D. For Paul and Augustine, Scripture, tradition, and reason speak uniformly.

I assume that what was meant to be said was that they all speak univocally, with one voice. For an Anglican, then, the case is mostly closed. All burden for the contrary rests exclusively with those promoting novelties.

Where, however, such univocity is lacking, then the order is: “What Scripture doth plainly deliver, to that the first place both of credit and obedience are due; the next whereunto, is what any man can necessarily conclude by force of Reason; after this, the voice of the church succeedeth.”

Our church teaches: (XXXII) Bishops, Priests, and Deacons are not commanded by God's laws either to vow the estate of single life or to abstain from marriage. Therefore it is lawful also for them, as for all other Christian men, to marry at their own discretion, as they shall judge the same to serve better to godliness. But by what right?

First, Scripture. The priests of the Jews were allowed to marry and nothing in the New Testament suggests otherwise (although, celibacy for all who can bear it is perforce also highly commended):

This is a true saying, If a man desire the office of a bishop, he desireth a good work. A bishop then must be blameless, the husband of one wife, vigilant, sober, of good behaviour, given to hospitality, apt to teach; not given to wine, no striker, not greedy of filthy lucre; but patient, not a brawler, not covetous; one that ruleth well his own house, having his children in subjection with all gravity; (for if a man know not how to rule his own house, how shall he take care of the church of God?) Not a novice, lest being lifted up with pride he fall into the condemnation of the devil. Moreover he must have a good report of them which are without; lest he fall into reproach and the snare of the devil.

Likewise must the deacons be grave, not doubletongued, not given to much wine, not greedy of filthy lucre; holding the mystery of the faith in a pure conscience. And let these also first be proved; then let them use the office of a deacon, being found blameless. Even so must their wives be grave, not slanderers, sober, faithful in all things. Let the deacons be the husbands of one wife, ruling their children and their own houses well. For they that have used the office of a deacon well purchase to themselves a good degree, and great boldness in the faith which is in Christ Jesus.

Now, the questions arise: What are the further constraints? May a man in holy orders who is unmarried contract a wife? If his wife dies, may he remarry? If he may remarry, ought he?

Here Scripture has no definitive answer. And so we must apply Reason. If that prove sufficient, then tradition need not be invoked (although it may be well to consider it). I think that given what we know today, Reason would suggest great discretion in such cases: while a man might licitly contract marriage, there are some very strong grounds militating against such.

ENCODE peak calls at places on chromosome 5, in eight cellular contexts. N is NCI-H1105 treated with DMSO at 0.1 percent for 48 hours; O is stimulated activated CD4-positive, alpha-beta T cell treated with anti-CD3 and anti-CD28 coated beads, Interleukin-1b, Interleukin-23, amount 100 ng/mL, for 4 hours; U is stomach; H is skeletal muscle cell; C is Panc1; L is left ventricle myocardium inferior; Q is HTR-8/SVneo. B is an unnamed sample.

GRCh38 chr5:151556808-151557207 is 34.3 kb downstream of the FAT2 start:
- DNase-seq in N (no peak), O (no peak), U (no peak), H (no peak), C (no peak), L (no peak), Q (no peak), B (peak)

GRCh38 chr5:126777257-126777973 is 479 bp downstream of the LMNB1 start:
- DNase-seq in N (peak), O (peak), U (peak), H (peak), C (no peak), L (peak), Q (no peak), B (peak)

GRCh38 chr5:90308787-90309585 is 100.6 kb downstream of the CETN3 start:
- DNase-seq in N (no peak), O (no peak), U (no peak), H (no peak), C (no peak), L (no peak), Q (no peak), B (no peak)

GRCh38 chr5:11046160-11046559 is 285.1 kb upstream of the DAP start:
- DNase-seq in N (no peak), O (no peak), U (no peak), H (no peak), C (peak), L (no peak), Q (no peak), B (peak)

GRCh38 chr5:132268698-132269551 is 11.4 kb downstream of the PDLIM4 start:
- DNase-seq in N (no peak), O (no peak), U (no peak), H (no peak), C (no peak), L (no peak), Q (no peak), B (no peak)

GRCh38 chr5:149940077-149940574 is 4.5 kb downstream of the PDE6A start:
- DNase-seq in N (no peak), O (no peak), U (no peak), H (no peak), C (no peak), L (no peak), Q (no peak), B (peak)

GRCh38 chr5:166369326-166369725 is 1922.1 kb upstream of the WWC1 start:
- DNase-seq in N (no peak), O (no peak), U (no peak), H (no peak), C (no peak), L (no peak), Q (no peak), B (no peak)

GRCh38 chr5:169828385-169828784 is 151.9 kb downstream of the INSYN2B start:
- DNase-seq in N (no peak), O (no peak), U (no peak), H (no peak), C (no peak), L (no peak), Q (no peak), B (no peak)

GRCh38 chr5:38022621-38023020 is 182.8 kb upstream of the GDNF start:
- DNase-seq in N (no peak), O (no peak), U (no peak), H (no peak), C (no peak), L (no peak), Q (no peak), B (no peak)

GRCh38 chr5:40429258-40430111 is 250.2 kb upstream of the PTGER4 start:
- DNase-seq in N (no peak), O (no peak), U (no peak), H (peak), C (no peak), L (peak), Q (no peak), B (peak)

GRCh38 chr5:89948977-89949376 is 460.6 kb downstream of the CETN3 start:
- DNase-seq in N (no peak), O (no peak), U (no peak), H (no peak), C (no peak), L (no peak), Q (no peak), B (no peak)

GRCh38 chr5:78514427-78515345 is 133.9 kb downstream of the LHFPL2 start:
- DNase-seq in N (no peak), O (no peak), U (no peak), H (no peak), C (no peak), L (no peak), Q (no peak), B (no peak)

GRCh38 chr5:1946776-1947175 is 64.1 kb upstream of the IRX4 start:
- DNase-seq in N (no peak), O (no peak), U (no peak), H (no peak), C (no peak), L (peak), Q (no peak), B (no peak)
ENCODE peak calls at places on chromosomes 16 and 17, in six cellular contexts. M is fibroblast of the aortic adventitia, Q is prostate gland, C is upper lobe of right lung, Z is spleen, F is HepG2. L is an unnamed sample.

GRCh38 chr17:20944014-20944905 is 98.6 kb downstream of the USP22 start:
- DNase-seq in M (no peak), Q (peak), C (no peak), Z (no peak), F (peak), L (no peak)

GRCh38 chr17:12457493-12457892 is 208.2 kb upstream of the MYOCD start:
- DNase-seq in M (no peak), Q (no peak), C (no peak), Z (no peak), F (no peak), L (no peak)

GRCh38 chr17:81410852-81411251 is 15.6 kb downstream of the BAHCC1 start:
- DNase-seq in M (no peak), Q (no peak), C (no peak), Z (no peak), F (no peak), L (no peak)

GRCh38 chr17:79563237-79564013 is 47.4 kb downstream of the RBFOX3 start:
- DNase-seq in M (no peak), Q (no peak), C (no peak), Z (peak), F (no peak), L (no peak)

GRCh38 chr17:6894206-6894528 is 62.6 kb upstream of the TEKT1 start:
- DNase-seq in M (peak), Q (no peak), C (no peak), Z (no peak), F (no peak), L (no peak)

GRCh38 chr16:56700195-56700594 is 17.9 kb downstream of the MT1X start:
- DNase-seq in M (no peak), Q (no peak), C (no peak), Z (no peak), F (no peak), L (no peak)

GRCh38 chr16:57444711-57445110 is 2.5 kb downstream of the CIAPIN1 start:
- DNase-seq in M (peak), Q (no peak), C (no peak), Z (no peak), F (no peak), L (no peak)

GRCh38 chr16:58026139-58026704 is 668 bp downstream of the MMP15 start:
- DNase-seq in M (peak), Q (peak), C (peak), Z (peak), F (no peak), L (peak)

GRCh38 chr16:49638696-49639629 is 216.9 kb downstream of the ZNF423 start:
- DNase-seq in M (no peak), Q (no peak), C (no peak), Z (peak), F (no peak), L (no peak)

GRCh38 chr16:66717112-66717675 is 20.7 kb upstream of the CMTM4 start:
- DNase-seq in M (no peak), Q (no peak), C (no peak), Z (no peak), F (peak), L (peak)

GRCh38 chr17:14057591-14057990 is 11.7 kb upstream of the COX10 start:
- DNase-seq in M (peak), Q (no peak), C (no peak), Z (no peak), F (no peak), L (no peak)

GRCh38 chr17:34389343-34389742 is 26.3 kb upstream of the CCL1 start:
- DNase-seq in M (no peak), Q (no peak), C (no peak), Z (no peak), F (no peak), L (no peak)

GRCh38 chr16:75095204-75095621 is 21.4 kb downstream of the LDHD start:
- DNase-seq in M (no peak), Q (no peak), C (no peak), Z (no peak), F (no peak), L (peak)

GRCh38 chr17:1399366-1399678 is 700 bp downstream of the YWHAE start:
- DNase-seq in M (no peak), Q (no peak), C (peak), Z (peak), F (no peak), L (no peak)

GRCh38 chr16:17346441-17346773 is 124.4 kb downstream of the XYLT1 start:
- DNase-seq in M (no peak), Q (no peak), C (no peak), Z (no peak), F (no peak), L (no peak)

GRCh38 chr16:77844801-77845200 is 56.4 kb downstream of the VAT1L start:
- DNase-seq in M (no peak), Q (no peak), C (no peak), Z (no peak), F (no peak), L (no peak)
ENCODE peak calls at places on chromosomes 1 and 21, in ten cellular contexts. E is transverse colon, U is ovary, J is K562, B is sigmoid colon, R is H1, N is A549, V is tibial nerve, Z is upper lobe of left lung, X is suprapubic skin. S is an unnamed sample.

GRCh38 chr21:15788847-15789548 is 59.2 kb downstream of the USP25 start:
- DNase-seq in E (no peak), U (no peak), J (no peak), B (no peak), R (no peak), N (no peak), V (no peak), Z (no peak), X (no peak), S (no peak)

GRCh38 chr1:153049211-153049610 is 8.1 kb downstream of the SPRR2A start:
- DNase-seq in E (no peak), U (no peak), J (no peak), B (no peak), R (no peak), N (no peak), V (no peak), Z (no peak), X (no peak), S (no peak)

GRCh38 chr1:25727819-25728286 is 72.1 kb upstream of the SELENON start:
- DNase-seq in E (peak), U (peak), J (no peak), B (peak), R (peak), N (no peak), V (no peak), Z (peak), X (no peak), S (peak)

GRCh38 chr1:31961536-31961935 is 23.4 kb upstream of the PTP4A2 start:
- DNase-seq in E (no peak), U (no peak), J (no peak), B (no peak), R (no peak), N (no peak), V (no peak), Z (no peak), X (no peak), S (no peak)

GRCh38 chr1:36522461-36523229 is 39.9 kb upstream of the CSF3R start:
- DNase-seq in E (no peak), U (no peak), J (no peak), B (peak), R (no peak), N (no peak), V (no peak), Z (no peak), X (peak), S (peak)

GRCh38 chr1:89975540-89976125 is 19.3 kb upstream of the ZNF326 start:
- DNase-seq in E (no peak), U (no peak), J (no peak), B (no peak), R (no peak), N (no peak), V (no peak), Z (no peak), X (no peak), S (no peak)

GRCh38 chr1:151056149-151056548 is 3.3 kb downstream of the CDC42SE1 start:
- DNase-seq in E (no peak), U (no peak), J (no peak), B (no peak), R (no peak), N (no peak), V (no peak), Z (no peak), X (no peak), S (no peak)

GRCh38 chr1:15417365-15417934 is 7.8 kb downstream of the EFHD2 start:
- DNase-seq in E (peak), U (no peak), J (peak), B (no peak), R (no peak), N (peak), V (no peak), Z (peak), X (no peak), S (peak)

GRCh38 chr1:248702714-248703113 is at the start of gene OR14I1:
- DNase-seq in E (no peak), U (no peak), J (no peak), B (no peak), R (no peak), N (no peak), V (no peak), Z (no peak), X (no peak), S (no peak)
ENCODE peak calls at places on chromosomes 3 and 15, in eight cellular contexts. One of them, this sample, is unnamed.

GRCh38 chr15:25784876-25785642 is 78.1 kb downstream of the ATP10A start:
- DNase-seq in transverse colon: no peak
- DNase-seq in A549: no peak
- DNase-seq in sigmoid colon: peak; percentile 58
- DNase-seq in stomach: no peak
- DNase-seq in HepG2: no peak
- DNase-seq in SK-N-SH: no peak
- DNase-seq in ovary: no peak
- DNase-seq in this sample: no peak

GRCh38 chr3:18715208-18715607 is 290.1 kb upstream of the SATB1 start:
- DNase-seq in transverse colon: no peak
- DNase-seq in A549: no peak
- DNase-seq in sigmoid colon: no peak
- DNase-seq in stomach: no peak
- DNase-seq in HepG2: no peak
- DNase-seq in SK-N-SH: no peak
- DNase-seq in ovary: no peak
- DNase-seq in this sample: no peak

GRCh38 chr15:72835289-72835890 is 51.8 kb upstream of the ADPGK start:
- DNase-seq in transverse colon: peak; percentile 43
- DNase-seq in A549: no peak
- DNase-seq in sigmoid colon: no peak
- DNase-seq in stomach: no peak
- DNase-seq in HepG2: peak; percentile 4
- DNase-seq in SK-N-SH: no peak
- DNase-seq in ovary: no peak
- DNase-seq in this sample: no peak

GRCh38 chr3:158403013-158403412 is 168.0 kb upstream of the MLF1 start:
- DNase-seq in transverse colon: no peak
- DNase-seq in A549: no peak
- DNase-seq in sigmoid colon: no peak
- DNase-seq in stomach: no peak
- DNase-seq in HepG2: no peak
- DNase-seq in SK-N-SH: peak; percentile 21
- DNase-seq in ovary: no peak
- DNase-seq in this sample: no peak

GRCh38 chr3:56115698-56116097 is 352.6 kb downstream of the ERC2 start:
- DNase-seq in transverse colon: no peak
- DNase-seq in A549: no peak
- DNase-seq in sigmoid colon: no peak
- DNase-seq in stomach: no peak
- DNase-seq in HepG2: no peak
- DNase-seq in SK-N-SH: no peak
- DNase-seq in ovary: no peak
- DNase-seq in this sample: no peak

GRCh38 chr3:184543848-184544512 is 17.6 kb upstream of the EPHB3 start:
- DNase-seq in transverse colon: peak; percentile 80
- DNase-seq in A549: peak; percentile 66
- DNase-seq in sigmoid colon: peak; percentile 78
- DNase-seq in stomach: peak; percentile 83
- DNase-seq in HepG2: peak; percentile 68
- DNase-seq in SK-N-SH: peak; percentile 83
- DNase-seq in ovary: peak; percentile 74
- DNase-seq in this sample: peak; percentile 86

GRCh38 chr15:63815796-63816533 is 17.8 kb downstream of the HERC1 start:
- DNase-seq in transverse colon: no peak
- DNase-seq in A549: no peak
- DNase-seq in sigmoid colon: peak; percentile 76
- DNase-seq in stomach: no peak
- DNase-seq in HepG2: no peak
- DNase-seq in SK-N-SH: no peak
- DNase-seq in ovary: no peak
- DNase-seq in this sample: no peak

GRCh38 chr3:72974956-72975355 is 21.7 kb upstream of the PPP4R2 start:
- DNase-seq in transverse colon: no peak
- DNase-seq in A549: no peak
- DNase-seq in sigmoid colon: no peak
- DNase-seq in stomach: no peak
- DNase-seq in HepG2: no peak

Therefore, given that these three things are not on the same level, this sort of complaint really has little traction:

... those who make this appeal are not always prepared to abide by it in matters of detail. There is no record in Christian antiquity of priests being allowed to marry after ordination; yet many of those who make this appeal have themselves married under the conditions mentioned, and all of them are committed to the defence of a Church which tolerates such marriages. Can we really feel any great veneration for a principle of authority which, in practice, is so inconsistently applied?

While this Tradition may require our respect, it need not command our compliance because, in this case, Scripture and Reason suffice.

But what if Scripture and Reason can only take us so far? Then Tradition is required to go farther. And so we may, with the King, licitly say:

As for the Fathers, I reverence them as much and more than the Jesuits do, and as much as themselves ever craved. For whatever the Fathers for the first five hundred years did with an unanimous consent agree upon, to be believed as a necessary point of salvation, I either will believe it also, or at least will be humbly silent, not taking upon me to condemn the same. But for every private Father's opinion, it binds not my conscience more than Bellarmine's, every one of the Fathers usually contradicting others. I will therefore in that case follow St. Augustine's rule in judging of their opinions as I find them agree with the Scriptures. What I find agreeable thereto I will gladly embrace. What is otherwise I will (with their reverence) reject.

Whatever they agreed upon but that was not to be believed as necessary to salvation -- their physics, say -- I need have no concurrence with.

None of this works like a sausage grinder. But that is no reason for outright contempt of the Consensus Quinquesaecularis. Nor have we found grounds to conclude that, for all the fanfare, this is, in reality, nothing but sola scriptura in disguise.

It is easy to magnify the appearance of diversity in "traditions." But compared with us, there is much greater agreement than many may wish.